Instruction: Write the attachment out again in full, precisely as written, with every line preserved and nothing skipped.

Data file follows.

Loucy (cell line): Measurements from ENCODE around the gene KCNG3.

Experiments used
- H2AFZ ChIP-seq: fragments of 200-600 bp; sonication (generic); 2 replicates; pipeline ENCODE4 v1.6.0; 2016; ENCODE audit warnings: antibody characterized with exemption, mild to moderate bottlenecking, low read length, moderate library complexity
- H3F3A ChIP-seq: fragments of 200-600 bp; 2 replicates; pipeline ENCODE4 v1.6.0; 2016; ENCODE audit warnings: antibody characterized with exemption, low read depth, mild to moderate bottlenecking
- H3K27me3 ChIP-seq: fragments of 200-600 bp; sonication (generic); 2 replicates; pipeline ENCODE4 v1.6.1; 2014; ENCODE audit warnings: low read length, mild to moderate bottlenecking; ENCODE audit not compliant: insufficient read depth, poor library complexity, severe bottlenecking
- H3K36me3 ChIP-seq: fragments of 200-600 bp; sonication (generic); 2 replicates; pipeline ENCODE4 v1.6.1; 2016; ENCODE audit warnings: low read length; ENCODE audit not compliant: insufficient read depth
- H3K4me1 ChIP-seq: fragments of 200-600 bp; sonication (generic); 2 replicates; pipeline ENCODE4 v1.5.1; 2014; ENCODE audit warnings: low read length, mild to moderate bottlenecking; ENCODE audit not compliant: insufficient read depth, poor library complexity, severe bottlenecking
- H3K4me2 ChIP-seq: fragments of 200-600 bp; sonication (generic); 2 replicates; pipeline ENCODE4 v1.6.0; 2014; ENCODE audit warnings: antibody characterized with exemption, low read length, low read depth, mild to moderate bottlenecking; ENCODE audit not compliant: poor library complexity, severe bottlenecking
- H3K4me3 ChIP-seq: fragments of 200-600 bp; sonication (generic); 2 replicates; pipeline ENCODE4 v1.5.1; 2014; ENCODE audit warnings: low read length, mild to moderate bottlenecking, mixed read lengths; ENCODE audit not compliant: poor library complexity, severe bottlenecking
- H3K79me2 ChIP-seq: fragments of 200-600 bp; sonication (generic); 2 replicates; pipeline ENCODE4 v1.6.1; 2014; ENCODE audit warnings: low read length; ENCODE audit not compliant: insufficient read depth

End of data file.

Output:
Loucy (cell line): Measurements from ENCODE around the gene KCNG3.

Experiments used
- H2AFZ ChIP-seq: fragments of 200-600 bp; sonication (generic); 2 replicates; pipeline ENCODE4 v1.6.0; 2016; ENCODE audit warnings: antibody characterized with exemption, mild to moderate bottlenecking, low read length, moderate library complexity
- H3F3A ChIP-seq: fragments of 200-600 bp; 2 replicates; pipeline ENCODE4 v1.6.0; 2016; ENCODE audit warnings: antibody characterized with exemption, low read depth, mild to moderate bottlenecking
- H3K27me3 ChIP-seq: fragments of 200-600 bp; sonication (generic); 2 replicates; pipeline ENCODE4 v1.6.1; 2014; ENCODE audit warnings: low read length, mild to moderate bottlenecking; ENCODE audit not compliant: insufficient read depth, poor library complexity, severe bottlenecking
- H3K36me3 ChIP-seq: fragments of 200-600 bp; sonication (generic); 2 replicates; pipeline ENCODE4 v1.6.1; 2016; ENCODE audit warnings: low read length; ENCODE audit not compliant: insufficient read depth
- H3K4me1 ChIP-seq: fragments of 200-600 bp; sonication (generic); 2 replicates; pipeline ENCODE4 v1.5.1; 2014; ENCODE audit warnings: low read length, mild to moderate bottlenecking; ENCODE audit not compliant: insufficient read depth, poor library complexity, severe bottlenecking
- H3K4me2 ChIP-seq: fragments of 200-600 bp; sonication (generic); 2 replicates; pipeline ENCODE4 v1.6.0; 2014; ENCODE audit warnings: antibody characterized with exemption, low read length, low read depth, mild to moderate bottlenecking; ENCODE audit not compliant: poor library complexity, severe bottlenecking
- H3K4me3 ChIP-seq: fragments of 200-600 bp; sonication (generic); 2 replicates; pipeline ENCODE4 v1.5.1; 2014; ENCODE audit warnings: low read length, mild to moderate bottlenecking, mixed read lengths; ENCODE audit not compliant: poor library complexity, severe bottlenecking
- H3K79me2 ChIP-seq: fragments of 200-600 bp; sonication (generic); 2 replicates; pipeline ENCODE4 v1.6.1; 2014; ENCODE audit warnings: low read length; ENCODE audit not compliant: insufficient read depth